Delhi Test, Day 3: Kohli, Rahane put India on top

Virat Kohli and Ajinkya Rahane stretched India's lead to 403 in the second innings at the end of Day Three. India, who have already sealed the series with wins in the first and third Tests, had bowled out the top-ranked tourists for 121 after making 334 in the first innings.

Virat Kohli and Ajinkya Rahane rescued India from a precarious 57 for 4 in the second innings, and have put on 133 so far.   -  AP

Morne Morkel took three top-order wickets to leave India stuttering in the early half of the day.   -  AP

The Feroz Shah Kotla has witnessed some firsts in the Freedom Series. On the third day of the fourth and final Test, the decently-filled Kotla saw the first century partnership in four matches, thanks to diligent efforts from Virat Kohli and Ajinkya Rahane, as India tightened the noose around South Africa by inflating their lead to a mammoth 403 runs.

Also, for the first time in four matches, a Test is certain to see the fourth day's action. It is a pleasant variation considering that the last five Tests played on Indian soil, barring the one in Bangalore last month, have ended inside three days.

India benefitted from an unfinished 133-run stand between their captain Kohli (83 batting) and Rahane (52 batting) to post 190 for four in their second innings and virtually push the touring side out of the contest.

When the host started their second essay after securing a first innings lead of 213 runs, they faced the challenge of negotiating the spirited South African pacers in the conducive morning conditions. Under the leadership of an incisive Morne Morkel, the visitors bowled to a good plan. Morkel and Kyle Abbott stuck to an impressive line and length and enjoyed whatever movement they got off the surface.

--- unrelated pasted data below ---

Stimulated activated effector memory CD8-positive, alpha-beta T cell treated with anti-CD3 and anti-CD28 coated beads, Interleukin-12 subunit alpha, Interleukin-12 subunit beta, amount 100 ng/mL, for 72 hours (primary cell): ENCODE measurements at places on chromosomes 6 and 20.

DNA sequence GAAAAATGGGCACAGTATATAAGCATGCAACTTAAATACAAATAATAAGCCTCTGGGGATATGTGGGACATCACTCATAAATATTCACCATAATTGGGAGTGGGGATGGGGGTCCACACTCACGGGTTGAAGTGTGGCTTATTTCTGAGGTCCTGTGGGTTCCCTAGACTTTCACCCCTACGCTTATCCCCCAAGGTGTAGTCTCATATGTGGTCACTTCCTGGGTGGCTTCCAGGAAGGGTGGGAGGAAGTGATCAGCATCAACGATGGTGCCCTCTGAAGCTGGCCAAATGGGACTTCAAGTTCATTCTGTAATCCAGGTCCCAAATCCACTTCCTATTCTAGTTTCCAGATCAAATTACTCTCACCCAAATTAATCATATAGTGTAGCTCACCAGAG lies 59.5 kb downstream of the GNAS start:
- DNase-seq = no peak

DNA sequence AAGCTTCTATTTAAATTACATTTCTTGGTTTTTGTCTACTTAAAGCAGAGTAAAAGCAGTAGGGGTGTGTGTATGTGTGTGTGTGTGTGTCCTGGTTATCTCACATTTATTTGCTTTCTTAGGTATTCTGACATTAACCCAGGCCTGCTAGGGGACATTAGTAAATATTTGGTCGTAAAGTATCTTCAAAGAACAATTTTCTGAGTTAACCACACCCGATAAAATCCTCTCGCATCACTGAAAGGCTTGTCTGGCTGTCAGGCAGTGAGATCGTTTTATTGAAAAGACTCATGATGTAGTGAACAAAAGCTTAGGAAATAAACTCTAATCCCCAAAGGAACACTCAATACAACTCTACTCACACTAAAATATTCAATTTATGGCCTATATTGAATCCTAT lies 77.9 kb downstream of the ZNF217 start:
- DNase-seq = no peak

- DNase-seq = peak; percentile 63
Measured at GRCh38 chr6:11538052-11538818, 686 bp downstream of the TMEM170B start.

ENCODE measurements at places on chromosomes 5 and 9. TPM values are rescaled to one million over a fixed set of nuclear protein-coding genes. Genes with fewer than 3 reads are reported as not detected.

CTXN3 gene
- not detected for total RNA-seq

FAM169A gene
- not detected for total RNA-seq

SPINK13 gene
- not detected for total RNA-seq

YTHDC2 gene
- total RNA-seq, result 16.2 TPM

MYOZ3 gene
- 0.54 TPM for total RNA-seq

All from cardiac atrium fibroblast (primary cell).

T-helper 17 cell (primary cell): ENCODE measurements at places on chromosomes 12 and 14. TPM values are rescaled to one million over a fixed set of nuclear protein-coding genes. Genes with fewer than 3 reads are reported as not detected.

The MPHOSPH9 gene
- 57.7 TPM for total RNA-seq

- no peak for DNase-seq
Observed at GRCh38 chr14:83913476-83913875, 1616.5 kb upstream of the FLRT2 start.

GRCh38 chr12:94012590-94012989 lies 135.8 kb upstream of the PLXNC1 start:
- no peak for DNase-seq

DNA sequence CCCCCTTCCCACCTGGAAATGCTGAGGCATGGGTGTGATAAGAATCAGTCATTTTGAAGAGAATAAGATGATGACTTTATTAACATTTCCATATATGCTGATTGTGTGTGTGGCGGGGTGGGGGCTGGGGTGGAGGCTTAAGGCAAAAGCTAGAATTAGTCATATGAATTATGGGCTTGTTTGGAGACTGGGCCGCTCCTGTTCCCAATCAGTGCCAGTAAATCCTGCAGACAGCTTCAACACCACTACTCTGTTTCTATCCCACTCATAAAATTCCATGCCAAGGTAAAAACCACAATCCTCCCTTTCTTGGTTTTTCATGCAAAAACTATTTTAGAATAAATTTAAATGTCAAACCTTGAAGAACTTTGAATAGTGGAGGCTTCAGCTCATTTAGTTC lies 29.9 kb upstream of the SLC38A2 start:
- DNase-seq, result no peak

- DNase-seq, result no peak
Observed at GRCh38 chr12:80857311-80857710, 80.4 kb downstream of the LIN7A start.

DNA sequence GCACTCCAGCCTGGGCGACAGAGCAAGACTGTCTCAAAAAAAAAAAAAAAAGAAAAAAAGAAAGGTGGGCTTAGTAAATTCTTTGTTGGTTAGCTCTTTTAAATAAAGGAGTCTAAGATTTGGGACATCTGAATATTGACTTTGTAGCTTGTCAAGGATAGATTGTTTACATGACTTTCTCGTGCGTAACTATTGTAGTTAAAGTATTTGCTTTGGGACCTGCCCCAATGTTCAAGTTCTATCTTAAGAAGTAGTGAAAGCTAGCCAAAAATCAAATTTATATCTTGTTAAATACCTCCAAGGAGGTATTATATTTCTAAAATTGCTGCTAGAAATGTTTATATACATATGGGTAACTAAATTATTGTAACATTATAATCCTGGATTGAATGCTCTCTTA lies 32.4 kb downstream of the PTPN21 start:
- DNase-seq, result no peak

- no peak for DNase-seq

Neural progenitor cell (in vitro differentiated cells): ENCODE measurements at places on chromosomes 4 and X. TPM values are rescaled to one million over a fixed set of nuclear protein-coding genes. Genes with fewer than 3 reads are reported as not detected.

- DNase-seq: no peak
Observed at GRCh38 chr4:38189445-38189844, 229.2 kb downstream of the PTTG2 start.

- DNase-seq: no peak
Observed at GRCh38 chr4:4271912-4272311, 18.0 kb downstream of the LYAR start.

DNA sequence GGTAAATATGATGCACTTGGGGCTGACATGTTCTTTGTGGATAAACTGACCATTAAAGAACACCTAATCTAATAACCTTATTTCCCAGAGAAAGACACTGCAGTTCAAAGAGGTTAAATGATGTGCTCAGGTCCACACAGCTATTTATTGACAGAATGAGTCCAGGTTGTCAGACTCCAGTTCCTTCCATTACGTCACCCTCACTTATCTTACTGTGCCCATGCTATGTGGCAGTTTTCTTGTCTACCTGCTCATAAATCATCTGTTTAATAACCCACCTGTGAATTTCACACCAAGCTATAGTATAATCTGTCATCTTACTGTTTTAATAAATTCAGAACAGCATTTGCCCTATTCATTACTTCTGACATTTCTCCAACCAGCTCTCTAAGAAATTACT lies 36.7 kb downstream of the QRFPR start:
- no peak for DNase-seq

India suffer double blow

Morkel dealt a double blow in his fourth over. The lanky pacer claimed Murali Vijay's wicket with an accurate bouncer with wicketkeeper Dane Vilas jumping high to complete a smart catch. An unhappy Vijay indicated that the ball might have brushed his elbow guard.

In the very next delivery, Morkel hit a perfect length to rattle Rohit Sharma's stumps. His lazy foot work left Rohit disappointed as the Mumbai batsman, who was promoted to No. 3, again failed to realise his potential in the longer form.

The circumspect pair of Shikhar Dhawan (21) and Cheteshwar Pujara (28) showed a lot of pragmatism to hang in there. Dhawan adapted well by curtailing his shots. Pujara also showed patience as the slow pitch with low bounce made strokeplay a difficult task.

The two added 45 runs in about 23 overs before the South African bowlers returned with renewed vigour. In the third over of the middle period, Morkel, bowling round the wicket, bamboozled birthday boy Dhawan with a stunning yorker and spoilt his hopes of getting a good score in his first Test in his backyard. In the following over, Pujara lost his off-stump to Imran Tahir as India were reduced to 57 for four.

The situation was similar to that of the first innings, where India were 66 for three, and the Kohli-Rahane duo was again up to the task of rescuing the home side.

Kohli survived a scare when he saw Tahir overstepping on the television screen after umpire Bruce Oxenford had given him caught behind. A sulking Kohli, making no effort to hide his displeasure by staying out in the crease, overcame that episode to fight a bigger battle along with the man-in-form Rahane.

The test this time was tougher, though, as the Proteas bowlers sustained pressure for a longer period of time. Making the old ball deviate prodigiously with the help of some reverse swing, the penurious Morkel looked unplayable at times.

The Indians thrived with their application.

Kohli valued his wicket, playing late and reaching out to the pitch of the ball. He rotated the strike well and never missed a chance to steal a boundary. The Indian captain gathered runs all around the ground and achieved his first half-century at the Kotla and 12th overall early in the final session.

A 50 after eight innings boosted Kohli's morale and he stepped up the scoring rate as India kept inflating their lead over South Africa.

First innings centurion Rahane, who survived several difficult moments with superb determination, gathered most of his runs square of the wicket on either side. He must have been pleased with his industrious stay that fetched him a half-century that was memorable, if not high in terms of quality.

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